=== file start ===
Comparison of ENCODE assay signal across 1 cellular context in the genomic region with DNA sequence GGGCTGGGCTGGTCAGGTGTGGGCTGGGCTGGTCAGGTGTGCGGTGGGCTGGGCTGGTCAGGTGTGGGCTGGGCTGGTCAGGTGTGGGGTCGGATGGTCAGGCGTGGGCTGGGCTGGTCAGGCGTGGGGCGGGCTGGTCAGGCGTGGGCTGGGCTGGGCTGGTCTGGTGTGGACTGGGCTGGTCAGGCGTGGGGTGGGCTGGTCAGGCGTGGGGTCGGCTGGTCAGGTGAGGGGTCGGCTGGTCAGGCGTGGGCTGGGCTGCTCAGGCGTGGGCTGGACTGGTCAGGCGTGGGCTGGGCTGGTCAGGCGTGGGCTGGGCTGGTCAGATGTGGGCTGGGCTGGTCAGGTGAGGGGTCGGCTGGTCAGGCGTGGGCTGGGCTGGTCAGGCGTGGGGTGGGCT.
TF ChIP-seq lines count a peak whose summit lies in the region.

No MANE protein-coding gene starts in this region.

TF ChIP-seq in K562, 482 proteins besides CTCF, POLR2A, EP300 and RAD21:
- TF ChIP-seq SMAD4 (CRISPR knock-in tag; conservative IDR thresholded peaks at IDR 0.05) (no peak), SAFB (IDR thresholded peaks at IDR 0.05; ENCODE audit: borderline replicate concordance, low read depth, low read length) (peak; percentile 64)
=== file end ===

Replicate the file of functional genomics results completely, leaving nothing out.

Comparison of ENCODE assay signal across 1 cellular context in the genomic region with DNA sequence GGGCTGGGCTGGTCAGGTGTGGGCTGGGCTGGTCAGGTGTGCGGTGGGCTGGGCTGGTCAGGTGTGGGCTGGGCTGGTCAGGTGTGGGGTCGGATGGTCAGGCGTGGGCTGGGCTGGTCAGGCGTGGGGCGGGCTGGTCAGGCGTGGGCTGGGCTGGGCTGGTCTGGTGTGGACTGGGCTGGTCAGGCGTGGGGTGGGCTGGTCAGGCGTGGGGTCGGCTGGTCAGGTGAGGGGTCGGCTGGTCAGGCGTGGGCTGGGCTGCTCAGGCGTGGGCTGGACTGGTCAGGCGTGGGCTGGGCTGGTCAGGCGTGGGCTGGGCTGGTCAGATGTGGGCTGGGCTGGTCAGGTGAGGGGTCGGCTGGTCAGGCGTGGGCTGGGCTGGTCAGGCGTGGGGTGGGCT.
TF ChIP-seq lines count a peak whose summit lies in the region.

No MANE protein-coding gene starts in this region.

TF ChIP-seq in K562, 482 proteins besides CTCF, POLR2A, EP300 and RAD21:
- TF ChIP-seq SMAD4 (CRISPR knock-in tag; conservative IDR thresholded peaks at IDR 0.05) (no peak), SAFB (IDR thresholded peaks at IDR 0.05; ENCODE audit: borderline replicate concordance, low read depth, low read length) (peak; percentile 64)